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Tyisha Miller remembered in light of recent spate of police shootings

by Rockero Friday, Dec. 30, 2011 at 12:56 AM

RIVERSIDE (California) - Today marks the thirteen-year anniversary of the police murder of Tyisha Miller, a nineteen-year-old African-American woman shot by the Riverside police department. The murder caused an outcry, particularly among the city's black community, and led to some of the most militant and long-reaching organizaing the region had seen in years, including a shutdown of the 91 freeway and the establishment of numerous bureaucratic apparatuses put in place to prevent such tragedies.

Photos courtesy of Occupy Riverside

Tyisha Miller rememb...
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The tragedies have yet to cease though. On Thursday, December 22, Riverside police officers shot 22-year-old Michael Easley near the UCR campus as he fled from the danger of their presence. He sustained several gunshot wounds and is in critical condition but is expected to survive. The Riverside Police Department is now accusing the victim of possessing a weapon.1

In neighboring San Bernardino, police shot 21-year-old Nicholas Jeter outside a 7-11 on Christmas night. He was also accused of having a weapon, but officers recovered no firearm in that case. And like Easley, Jeter survived his encounter with law enforcement.2

And Wednesday of last week, the LAPD shot another young man at Washington Boulevard and Vermont Avenue, who died from his injuries.3 According to a post on facebook from a woman who claimed to be there, the police shot the man more than 15 times and also shot at bystanders.

Police violence is on the rise, with both Washington DC and Los Angeles issuing year-end statistical reports. In LA County, "officer-involved shootings" increase 58% from since last year.4 This type of violent encounter between police and civilians, especially young men of color, is common year-round in our communities, but seems to reliably occur--or perhaps just hurt more--during the holidays. These young men are peoples' sons, brothers, cousins, husbands, and fathers. Even if they have internalized their oppressions so much that they perpetuate those oppressions others, they retain the essential human potential for change and redemption. None deserve to die cruelly on the streets.

The outcry is deafening in its silence. But that is more a symptom of the problem than its root.

Without exception, the victims of police violence are dehumanized. They're called "parolees," "robbers," and "suspects," first by the police, then by the press. In these stories, they always make the officers fear for their lives.

Nevermind that the officer is usually accompanied by at least one other officer (and sometimes up to ten). Nevermind the officer's intensive training in weaponry. And forget that the person causing them so much fear is running scared as fast as they can in the opposite direction.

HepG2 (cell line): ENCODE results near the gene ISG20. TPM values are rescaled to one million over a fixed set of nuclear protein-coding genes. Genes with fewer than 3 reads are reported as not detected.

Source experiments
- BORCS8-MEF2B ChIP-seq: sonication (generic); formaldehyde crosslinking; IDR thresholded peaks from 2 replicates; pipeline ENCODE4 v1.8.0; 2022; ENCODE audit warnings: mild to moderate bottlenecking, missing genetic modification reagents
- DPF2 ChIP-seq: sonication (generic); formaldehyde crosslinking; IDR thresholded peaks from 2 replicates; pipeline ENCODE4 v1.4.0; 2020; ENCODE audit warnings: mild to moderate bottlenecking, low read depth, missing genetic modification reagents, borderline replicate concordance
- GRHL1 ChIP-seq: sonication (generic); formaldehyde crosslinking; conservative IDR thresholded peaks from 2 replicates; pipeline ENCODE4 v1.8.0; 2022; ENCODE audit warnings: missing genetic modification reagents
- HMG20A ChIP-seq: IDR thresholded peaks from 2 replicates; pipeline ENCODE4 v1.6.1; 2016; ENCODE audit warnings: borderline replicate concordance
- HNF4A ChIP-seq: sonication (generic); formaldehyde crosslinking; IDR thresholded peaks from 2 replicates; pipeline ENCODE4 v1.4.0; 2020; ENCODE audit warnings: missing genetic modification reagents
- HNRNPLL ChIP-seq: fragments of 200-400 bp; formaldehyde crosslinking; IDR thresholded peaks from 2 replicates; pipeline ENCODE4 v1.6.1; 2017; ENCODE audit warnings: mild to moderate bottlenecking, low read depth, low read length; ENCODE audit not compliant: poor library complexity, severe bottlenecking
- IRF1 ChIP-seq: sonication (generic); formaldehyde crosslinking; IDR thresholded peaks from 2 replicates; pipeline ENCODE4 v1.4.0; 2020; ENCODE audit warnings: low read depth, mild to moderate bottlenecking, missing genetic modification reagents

These narratives are constructed to minimize sympathy for the victims of police violence. If you dare to question whether deadly force is necessary, (you wouldn't do that, would you?) then that doubt is instantly allayed by the fact that the person shot or killed is a criminal--that is, he is a social parasite that hardworking people like you have to pay for.

This "economic justification" attitude is evident on the comments posted to the news articles about these hate crimes. Doug Mclellan, some miscreant who uses facebook, writes about the Pico Union shooting: "Good shootin' LAPD. Tax payers owe you one."

This is the attitude that the social movements of the world are seeking to crowd out with our love-driven efforts and presence. It is attitude that requires unwavering acceptance of authority, which we also challenge. We are changing the way society thinks. Now that we are conscious, we can never forget.

The subject turned to police brutality at this evening's Occupy Riverside general assembly, and a suggestion was made to go to the Unocal 76 station at Brockton and Central where Tyisha Miller was shot and commemorate her.

Somberly, candles were lit and words were shared to assure that Tyisha and all the other victims of the police state live on in our memory.

1. Riverside Police Department. "Officer Involved Shooting." December 23, 2011. http://www.riversideca.gov/rpd/press/2011releases/122211ois.pdf

2. Pinion-Witt, Melissa. "San Bernardino robber shot by police." December 27, 2011. http://www.sbsun.com/breakingnews/ci_19625365

3. LA Times. "Man dies in gun battle with LAPD in Pico-Union area." http://latimesblogs.latimes.com/lanow/2011/12/man-dies-gun-battle-with-lapd.html

4. LAist. LAPD Officer-Involved Shootings Up 58% From Last Year. "http://laist.com/2011/12/22/lapd_officer-involved-shootings_up.php
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by Rockero Friday, Dec. 30, 2011 at 12:56 AM

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by Rockero Friday, Dec. 30, 2011 at 12:56 AM

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